vSAN encryption basics

vSAN Data Encryption at Rest was introduced in vSAN v6.6 and requires vSAN Enterprise licensing. Well, just to understand vSAN encryption in a better way, lets touch some basics here.

What is Data at Rest Encryption:

The terms “Data at Rest Encryption” when used together, typically refer to data that is encrypted and stored, either in a transient or longer time frame, on some type of persistent media.

The purpose of data at rest encryption is essentially disallow access to the stored data without the appropriate key to unlock the data. In the event of media loss or theft, the data is secure without the presence of the unlocking key. Because of this, data at rest encryption is often employed in environments that require additional levels of security.

In a virtualized infrastructure environment, data at rest encryption can occur either inside a virtual machine or can be accommodated by the storage system.

vSAN Data at Rest Encryption:

Well, I assume you have a good idea about vSAN to start with. Just in case you don’t or to give a bit of primer, there are two basic configurations when it comes to vSAN which basically revolves around types of disks being used:

1) All Flash: Where all disks used in a solution are flash disks which means flash disks are used both for cache and capacity disks.
2) Hybrid: Solution where flash disks are used for cache and magnetic disks for capacity.

vSAN Encryption encrypts data at rest both in cache and capacity devices. In case of loss or theft of any of the disks, data on the disk is securely encrypted and hence safe.

vSAN encryption works on datastore level which means encryption may be enabled or disabled on whole vSAN cluster

In case you are utilizing vSAN streched cluster, vSAN encryption supports it.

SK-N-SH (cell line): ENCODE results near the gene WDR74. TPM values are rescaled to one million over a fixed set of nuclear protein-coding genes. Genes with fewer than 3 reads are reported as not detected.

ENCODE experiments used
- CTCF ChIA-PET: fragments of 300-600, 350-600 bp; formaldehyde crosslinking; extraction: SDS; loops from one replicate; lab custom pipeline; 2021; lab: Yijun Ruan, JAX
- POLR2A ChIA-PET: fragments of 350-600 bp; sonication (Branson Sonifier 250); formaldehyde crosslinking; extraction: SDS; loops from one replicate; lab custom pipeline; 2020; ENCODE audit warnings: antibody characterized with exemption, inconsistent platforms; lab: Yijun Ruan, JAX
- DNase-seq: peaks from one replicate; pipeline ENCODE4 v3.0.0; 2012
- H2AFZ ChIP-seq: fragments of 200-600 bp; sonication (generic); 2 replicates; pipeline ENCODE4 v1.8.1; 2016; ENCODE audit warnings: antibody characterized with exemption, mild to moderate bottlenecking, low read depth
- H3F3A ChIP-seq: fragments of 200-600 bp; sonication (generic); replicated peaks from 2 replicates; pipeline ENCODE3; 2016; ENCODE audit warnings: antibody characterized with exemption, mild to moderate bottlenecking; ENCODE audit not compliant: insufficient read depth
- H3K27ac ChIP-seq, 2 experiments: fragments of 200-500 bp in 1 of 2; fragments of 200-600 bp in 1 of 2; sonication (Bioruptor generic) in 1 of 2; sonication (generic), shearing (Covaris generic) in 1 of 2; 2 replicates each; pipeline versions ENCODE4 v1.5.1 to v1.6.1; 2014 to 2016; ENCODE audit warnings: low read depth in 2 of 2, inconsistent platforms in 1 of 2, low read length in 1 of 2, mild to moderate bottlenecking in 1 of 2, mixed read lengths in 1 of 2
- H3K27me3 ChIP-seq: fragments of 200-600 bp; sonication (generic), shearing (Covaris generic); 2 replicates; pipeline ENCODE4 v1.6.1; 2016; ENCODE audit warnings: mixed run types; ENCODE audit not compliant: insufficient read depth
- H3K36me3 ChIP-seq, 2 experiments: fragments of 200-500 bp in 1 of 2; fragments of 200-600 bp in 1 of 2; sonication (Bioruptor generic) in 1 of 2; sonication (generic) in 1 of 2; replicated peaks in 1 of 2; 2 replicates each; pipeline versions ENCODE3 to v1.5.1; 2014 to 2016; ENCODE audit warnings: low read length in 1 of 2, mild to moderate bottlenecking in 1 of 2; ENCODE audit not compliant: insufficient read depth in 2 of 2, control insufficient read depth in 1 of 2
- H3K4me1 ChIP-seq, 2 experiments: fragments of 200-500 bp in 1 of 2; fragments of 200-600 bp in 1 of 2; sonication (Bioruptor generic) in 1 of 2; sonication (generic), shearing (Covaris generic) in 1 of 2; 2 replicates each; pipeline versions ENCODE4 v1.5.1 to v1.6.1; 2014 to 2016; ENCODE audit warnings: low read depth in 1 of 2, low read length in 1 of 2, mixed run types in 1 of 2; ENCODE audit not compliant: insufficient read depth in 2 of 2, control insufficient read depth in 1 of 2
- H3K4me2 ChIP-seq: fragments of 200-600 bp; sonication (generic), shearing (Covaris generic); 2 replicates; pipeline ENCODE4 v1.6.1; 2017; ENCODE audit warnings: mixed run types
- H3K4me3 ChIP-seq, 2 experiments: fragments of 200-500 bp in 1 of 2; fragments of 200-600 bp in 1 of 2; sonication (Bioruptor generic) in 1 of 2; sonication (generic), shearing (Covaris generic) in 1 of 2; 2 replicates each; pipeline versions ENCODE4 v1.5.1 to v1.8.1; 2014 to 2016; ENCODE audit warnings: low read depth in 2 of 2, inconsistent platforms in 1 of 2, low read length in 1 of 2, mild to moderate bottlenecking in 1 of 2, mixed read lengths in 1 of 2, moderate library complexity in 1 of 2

Deduplication and Compression with Encryption enabled:

Deduplication and Compression unaffected by enabling vSAN Encryption which is unlike when using VM Encryption. VM Encryption encrypts on a per-VM basis. Each VM has a unique key. The encryption happens as the I/O comes from the VM to the hypervisor and before it’s written to the storage layer. VM Encryption is storage independent. It will work with any supported storage type (NFS, iSCSI, Fiber Channel, etc) including vSAN. However, because the encryption happens so early in the process, dedupe and compression are not a good fit for VM Encryption because the I/O is encrypted before it reaches the storage later in ESXi.

vSAN Encryption encrypts at the datastore level. There is one key encryption key (KEK) for the datastore. Data comes out of the VM, goes through the vSAN layer where it’s deduped and compressed (if enabled) and is written to the encrypted vSAN datastore. Hence, Encryption occurs after deduplication and compression tasks

Encryption Key Management:

Key management can be accomplished using a cryptographic appliance called a Key Management Server (KMS). KMS solutions provide standards-compliant lifecycle management of encryption keys. Tasks such as key creation, activation, deactivation, and deletion of encryption keys are performed by Key Management Servers. The Key Management Interoperability Protocol (KMIP) can be used to communicate with a KMS by clients to use keys managed by the KMS.

VCenter Server provides a central location for Key Management Server configuration that is available to be used by either vSAN Encryption or VM Encryption.

Note that vSAN and VM encryption use the exact same libraries but they have very different profiles. VM Encryption is a per-VM encryption and vSAN is a datastore level encryption. Encryption is happening at different places in the hypervisor stack.

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